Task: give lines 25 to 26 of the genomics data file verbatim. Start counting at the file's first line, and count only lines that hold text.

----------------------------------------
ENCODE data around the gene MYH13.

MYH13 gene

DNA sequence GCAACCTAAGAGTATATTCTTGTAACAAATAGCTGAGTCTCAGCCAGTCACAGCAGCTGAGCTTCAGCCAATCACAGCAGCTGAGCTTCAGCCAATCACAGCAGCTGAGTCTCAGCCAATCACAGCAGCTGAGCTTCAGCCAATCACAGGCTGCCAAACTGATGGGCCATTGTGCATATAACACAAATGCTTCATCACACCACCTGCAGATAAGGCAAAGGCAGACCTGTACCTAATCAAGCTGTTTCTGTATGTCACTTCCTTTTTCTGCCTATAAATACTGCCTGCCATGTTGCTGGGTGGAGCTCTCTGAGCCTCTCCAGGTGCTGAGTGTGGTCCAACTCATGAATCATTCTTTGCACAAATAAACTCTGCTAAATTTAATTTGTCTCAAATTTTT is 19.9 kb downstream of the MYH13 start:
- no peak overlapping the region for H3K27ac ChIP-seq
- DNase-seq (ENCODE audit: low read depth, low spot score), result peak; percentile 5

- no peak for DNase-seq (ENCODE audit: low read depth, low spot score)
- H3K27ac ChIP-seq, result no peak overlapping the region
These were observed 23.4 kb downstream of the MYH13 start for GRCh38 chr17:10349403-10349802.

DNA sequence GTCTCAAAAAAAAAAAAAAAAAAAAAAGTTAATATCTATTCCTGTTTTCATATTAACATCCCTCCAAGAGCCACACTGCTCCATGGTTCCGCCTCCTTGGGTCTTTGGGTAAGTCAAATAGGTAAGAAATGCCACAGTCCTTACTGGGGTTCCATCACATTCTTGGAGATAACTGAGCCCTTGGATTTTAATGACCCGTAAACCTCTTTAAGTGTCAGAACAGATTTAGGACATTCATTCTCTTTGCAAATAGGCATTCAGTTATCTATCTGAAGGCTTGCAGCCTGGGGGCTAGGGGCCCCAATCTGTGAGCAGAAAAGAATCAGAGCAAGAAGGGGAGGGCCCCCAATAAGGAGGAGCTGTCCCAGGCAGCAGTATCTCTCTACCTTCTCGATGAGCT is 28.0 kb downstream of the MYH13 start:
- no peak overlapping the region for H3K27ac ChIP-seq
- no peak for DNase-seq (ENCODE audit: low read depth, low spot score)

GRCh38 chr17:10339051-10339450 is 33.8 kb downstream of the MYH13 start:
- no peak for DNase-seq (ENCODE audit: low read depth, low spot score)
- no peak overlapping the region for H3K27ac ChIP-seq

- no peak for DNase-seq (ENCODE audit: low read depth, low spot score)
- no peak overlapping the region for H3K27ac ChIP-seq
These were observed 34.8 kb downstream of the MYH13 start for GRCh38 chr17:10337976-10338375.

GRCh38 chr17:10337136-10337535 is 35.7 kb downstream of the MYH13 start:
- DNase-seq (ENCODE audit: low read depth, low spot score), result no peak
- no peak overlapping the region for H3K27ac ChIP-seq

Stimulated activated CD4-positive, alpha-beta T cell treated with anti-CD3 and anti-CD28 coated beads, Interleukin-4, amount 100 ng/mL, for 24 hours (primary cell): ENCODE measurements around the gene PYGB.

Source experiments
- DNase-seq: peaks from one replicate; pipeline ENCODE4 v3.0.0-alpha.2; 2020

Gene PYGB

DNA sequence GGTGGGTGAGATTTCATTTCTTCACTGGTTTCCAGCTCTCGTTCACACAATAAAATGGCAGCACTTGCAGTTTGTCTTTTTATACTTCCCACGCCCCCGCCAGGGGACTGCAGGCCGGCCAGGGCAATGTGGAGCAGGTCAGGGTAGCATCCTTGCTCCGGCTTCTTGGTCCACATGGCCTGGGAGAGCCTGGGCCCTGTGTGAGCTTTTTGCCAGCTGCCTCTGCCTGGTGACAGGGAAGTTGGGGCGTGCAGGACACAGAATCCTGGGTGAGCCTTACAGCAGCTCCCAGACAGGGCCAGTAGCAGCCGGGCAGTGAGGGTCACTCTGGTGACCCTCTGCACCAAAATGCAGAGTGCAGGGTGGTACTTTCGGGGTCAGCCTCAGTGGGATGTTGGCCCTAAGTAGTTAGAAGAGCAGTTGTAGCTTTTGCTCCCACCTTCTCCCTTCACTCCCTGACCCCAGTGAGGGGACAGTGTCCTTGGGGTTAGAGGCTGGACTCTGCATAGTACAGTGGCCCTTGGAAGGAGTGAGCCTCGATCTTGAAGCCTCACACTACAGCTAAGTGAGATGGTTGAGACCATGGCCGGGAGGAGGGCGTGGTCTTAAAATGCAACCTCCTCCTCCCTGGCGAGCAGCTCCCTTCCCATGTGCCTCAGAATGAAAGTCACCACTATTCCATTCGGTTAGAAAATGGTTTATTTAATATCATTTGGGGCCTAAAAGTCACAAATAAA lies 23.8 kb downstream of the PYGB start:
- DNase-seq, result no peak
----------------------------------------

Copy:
DNA sequence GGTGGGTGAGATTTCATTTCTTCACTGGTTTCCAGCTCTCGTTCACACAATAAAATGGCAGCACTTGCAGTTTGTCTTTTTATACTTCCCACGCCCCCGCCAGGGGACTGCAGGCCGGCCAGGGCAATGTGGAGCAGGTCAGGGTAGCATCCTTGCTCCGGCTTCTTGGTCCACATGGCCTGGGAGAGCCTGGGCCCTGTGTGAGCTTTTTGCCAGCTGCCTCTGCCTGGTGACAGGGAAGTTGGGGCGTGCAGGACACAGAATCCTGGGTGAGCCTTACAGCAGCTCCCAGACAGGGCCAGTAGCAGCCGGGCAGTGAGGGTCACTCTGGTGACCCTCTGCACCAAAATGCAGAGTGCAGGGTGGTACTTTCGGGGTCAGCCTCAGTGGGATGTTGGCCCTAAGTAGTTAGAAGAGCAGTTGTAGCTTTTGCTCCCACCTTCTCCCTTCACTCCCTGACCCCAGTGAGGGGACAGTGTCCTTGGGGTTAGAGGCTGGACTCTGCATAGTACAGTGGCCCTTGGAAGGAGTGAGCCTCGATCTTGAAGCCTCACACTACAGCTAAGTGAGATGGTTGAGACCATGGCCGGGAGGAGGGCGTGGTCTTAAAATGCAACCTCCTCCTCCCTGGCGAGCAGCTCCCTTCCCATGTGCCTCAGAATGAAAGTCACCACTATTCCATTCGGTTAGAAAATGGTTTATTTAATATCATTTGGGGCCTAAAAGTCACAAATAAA lies 23.8 kb downstream of the PYGB start:
- DNase-seq, result no peak